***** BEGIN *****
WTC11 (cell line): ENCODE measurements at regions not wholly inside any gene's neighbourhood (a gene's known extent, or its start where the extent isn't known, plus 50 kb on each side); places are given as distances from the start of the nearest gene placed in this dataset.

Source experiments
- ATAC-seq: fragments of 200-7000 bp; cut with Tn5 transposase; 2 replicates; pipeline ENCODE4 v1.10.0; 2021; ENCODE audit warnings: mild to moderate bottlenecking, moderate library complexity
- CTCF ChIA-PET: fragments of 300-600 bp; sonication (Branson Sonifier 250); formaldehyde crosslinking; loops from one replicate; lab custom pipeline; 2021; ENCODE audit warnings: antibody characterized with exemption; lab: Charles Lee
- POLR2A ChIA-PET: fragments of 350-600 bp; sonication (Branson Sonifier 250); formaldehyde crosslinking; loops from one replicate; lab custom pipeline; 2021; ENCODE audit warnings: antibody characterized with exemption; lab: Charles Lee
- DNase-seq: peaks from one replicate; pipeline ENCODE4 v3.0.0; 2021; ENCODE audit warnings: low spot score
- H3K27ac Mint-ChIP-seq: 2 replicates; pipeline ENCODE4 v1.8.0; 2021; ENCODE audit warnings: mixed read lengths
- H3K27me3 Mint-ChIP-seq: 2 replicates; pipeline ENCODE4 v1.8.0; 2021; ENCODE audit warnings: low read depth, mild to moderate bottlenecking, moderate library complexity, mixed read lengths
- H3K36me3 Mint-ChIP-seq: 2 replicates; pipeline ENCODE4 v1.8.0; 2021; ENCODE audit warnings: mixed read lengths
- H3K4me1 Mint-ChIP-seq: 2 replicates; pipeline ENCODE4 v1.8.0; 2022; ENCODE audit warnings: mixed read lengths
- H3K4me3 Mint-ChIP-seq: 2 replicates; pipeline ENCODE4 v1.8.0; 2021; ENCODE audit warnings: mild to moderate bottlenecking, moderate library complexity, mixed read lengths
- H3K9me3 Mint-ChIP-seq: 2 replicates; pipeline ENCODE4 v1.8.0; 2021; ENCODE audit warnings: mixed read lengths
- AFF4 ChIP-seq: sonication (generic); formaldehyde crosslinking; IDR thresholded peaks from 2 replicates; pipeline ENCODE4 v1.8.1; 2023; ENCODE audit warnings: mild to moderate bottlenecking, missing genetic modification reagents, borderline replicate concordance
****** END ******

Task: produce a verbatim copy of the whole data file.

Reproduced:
WTC11 (cell line): ENCODE measurements at regions not wholly inside any gene's neighbourhood (a gene's known extent, or its start where the extent isn't known, plus 50 kb on each side); places are given as distances from the start of the nearest gene placed in this dataset.

Source experiments
- ATAC-seq: fragments of 200-7000 bp; cut with Tn5 transposase; 2 replicates; pipeline ENCODE4 v1.10.0; 2021; ENCODE audit warnings: mild to moderate bottlenecking, moderate library complexity
- CTCF ChIA-PET: fragments of 300-600 bp; sonication (Branson Sonifier 250); formaldehyde crosslinking; loops from one replicate; lab custom pipeline; 2021; ENCODE audit warnings: antibody characterized with exemption; lab: Charles Lee
- POLR2A ChIA-PET: fragments of 350-600 bp; sonication (Branson Sonifier 250); formaldehyde crosslinking; loops from one replicate; lab custom pipeline; 2021; ENCODE audit warnings: antibody characterized with exemption; lab: Charles Lee
- DNase-seq: peaks from one replicate; pipeline ENCODE4 v3.0.0; 2021; ENCODE audit warnings: low spot score
- H3K27ac Mint-ChIP-seq: 2 replicates; pipeline ENCODE4 v1.8.0; 2021; ENCODE audit warnings: mixed read lengths
- H3K27me3 Mint-ChIP-seq: 2 replicates; pipeline ENCODE4 v1.8.0; 2021; ENCODE audit warnings: low read depth, mild to moderate bottlenecking, moderate library complexity, mixed read lengths
- H3K36me3 Mint-ChIP-seq: 2 replicates; pipeline ENCODE4 v1.8.0; 2021; ENCODE audit warnings: mixed read lengths
- H3K4me1 Mint-ChIP-seq: 2 replicates; pipeline ENCODE4 v1.8.0; 2022; ENCODE audit warnings: mixed read lengths
- H3K4me3 Mint-ChIP-seq: 2 replicates; pipeline ENCODE4 v1.8.0; 2021; ENCODE audit warnings: mild to moderate bottlenecking, moderate library complexity, mixed read lengths
- H3K9me3 Mint-ChIP-seq: 2 replicates; pipeline ENCODE4 v1.8.0; 2021; ENCODE audit warnings: mixed read lengths
- AFF4 ChIP-seq: sonication (generic); formaldehyde crosslinking; IDR thresholded peaks from 2 replicates; pipeline ENCODE4 v1.8.1; 2023; ENCODE audit warnings: mild to moderate bottlenecking, missing genetic modification reagents, borderline replicate concordance